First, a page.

*Nicolas John cowrote this piece.

Until relatively recently, eating Tide Pods wasn’t a concern. Tide, apparently cognizant of the outside risk, even went out of its way to advertise the ways in which the brightly-colored pods full of laundry detergent were childproofed.

But while they were able to foil those clever kids, they couldn’t anticipate that teens and adults would develop a plainly nutso taste of their own — or the attention the phenomenon would get.

The Internet is alight with teens and adults appearing to eat this “forbidden fruit” and challenging each other to eat the detergent packets as part of the “Tide Pod Challenge.” Enter New York’s regulation-obsessed pols.

Fact is, this is hardly an epidemic requiring lawmakers’ attention. But that’s not stopping them from proposing legislation to force Tide to make these detergent pods less appetizing to children and to further childproof them.

“We want to make sure these poisonings are prevented . . . All we have to make sure is that public safety trumps their profits,” said Assemblywoman Aravella Simotas (D-Astoria), who introduced the bill along with atate Sen. Brad Hoylman (D-Manhattan). Their solution is to “impose clear warning labels on all packaging, including each pod,” according to Hoylman.

Between the two, they seem to think Tide wants people to eat detergent in order to increase its profits. That’s asinine. Not only has Tide gone to great lengths to prevent children from eating the pods, they even made a viral video to stop adults from doing it.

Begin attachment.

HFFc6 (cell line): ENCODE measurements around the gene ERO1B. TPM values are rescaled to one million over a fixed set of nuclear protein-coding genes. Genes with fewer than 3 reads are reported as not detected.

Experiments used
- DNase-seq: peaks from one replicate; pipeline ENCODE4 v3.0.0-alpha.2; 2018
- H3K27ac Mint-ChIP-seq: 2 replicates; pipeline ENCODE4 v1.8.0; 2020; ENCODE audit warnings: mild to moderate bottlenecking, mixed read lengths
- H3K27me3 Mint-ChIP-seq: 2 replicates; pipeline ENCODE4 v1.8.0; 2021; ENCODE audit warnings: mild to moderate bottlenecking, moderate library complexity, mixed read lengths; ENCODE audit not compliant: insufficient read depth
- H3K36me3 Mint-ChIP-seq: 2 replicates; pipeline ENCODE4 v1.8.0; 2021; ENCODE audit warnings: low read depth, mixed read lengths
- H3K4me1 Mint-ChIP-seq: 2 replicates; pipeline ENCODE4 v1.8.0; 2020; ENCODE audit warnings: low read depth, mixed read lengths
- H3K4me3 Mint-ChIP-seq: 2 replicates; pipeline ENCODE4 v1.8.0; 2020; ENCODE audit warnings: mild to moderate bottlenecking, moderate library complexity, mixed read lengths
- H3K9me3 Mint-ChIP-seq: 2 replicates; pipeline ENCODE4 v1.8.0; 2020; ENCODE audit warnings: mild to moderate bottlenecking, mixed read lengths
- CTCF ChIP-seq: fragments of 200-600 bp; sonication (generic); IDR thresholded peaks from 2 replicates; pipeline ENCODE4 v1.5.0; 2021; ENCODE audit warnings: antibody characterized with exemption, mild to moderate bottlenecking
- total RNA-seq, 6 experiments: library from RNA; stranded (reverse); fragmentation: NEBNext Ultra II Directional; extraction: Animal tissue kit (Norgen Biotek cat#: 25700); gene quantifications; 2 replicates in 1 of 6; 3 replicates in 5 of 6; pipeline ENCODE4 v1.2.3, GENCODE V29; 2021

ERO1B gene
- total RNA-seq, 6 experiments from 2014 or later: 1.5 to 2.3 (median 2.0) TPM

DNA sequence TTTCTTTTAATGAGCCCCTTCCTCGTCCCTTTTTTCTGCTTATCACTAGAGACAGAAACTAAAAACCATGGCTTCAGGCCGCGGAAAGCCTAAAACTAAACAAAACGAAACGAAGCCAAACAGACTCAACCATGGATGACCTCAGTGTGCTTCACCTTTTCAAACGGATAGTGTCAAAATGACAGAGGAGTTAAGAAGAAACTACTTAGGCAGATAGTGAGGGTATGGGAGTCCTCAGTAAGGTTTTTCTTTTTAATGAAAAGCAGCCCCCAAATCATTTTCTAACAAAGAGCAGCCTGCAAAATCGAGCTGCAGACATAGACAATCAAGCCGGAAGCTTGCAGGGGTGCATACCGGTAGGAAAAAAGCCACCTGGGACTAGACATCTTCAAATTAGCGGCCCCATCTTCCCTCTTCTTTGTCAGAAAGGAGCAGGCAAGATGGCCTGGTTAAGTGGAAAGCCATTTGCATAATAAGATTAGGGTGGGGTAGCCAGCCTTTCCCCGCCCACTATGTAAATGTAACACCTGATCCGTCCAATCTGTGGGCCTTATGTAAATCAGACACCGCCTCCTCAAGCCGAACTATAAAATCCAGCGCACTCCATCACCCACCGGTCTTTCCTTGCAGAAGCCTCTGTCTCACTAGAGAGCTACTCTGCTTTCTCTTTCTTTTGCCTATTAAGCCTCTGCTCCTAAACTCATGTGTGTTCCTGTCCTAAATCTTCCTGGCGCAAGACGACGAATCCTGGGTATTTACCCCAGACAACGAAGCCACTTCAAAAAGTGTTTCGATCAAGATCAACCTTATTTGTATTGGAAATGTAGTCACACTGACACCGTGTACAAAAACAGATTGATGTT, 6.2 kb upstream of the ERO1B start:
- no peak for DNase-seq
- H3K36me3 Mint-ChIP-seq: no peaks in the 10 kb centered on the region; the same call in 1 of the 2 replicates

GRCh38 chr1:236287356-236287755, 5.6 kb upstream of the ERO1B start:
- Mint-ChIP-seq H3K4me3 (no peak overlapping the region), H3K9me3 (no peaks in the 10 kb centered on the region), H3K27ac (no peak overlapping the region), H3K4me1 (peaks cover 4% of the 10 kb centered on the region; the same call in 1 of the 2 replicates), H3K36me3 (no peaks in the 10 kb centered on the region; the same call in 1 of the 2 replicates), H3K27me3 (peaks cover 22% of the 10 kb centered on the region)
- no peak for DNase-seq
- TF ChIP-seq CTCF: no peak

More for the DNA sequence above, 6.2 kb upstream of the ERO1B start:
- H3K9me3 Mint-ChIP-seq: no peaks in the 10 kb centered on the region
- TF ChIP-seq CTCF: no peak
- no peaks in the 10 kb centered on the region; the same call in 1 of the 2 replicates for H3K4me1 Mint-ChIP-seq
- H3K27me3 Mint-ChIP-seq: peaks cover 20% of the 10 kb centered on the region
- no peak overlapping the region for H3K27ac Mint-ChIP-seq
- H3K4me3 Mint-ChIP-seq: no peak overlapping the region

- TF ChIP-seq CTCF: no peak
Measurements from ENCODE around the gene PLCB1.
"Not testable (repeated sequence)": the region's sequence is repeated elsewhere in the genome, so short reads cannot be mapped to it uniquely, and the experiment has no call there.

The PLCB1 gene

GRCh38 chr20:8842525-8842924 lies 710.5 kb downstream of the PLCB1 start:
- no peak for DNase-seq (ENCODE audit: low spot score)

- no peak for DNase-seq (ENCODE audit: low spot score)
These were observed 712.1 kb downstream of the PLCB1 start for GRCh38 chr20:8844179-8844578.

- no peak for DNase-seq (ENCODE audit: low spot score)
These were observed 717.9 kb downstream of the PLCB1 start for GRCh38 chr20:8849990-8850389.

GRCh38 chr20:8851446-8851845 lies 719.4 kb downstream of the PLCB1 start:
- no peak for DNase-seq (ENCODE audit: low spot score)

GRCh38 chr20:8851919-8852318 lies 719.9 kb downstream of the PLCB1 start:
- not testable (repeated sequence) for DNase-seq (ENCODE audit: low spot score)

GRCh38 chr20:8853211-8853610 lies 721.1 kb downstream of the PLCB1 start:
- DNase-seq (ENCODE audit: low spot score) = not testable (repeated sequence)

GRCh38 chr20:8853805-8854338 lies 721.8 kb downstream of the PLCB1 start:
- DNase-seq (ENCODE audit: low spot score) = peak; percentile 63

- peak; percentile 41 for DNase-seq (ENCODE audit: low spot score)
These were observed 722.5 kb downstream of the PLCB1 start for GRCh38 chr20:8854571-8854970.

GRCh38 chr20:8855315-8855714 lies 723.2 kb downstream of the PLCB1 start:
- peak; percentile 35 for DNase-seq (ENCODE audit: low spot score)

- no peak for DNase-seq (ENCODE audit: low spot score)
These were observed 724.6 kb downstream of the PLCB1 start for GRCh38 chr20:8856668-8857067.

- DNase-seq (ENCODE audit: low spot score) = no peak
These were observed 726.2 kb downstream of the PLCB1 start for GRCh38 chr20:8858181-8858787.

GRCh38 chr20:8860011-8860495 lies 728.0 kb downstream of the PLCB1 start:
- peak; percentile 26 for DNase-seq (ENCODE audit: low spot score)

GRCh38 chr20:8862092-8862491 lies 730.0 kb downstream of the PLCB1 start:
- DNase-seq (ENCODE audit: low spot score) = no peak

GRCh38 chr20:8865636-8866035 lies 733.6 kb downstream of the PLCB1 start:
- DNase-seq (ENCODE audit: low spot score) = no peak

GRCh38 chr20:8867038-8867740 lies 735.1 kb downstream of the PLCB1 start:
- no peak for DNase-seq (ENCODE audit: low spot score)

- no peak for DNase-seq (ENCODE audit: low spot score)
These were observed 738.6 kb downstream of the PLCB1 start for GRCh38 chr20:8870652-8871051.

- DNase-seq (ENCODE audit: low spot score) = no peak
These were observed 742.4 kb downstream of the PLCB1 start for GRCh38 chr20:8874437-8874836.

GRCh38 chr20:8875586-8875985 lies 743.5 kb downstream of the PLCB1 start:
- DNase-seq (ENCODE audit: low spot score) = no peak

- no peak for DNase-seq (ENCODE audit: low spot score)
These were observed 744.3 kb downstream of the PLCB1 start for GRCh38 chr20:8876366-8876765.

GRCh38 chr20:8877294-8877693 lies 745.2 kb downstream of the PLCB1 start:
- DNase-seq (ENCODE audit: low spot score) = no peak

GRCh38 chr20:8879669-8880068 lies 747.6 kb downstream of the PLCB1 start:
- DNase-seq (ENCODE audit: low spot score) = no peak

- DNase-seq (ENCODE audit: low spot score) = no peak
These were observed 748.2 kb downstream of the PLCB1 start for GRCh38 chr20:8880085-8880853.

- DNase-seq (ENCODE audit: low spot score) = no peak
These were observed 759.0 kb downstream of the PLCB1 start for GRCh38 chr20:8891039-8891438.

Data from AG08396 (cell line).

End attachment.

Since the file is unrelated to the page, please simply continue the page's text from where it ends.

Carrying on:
These pols clearly have too much time on their hands. For one thing, the number of poison-control calls for ingesting Tide Pods is about the same as for other products. Second, it isn’t children who are participating in the Tide Pod Challenge — it’s adults. Third, the pods simply aren’t appetizing.

That’s why calls to further childproof the pods miss the point entirely. To the extent there’s any problem, it’s with adults, not children. The pods are already childproofed and advertised as such. And if an adult is determined to eat a Tide Pod, another label warning isn’t going to stop them.

Nor should we assume anyone’s tempted to eat them because they look delicious. Hold them to your nose: They smell like chemicals. If they’re considered appetizing because of their colorful appearance, why don’t adults eat legos or drink dish soap? That an object is bright and shiny does not, alone, make it food.

“We’re asking for all laundry detergent pods to be uniform in color,” said Hoylman. He added, “they are so alluring, they smell sweet and they look like gummy bears . . . They might as well say ‘bite me’ on them.”

Hoylman’s own Darwin Award-worthy palate is not a strong basis from which to constrain the rest of society.

Had he hopped online, he would have understood that adults are not mistaking Tide Pods for candy. Quite the opposite. Grown humans know full well that they’re ingesting poison, not food. That’s why it’s called a “challenge.”

David Taylor, the CEO of Tide’s parent company, said it best: “Even the most stringent standards and protocols, labels and warnings can’t prevent intentional abuse fueled by poor judgment and the desire for popularity.”

Accidental ingestion rates of Tide Pods are high, but “well within the range of many other common household products,” notes The Washington Post’s Christopher Ingraham.

The solution proposed in New York wouldn’t deter those engaging in the Tide Pod Challenge. Chasing headlines and simply “doing something” is a poor approach to lawmaking.

Sometimes, stupid people do stupid things. The behavior of the lowest common denominator shouldn’t effectively ban the rest of us from access to products we would otherwise use and enjoy.

Image credit: Kyle T Perry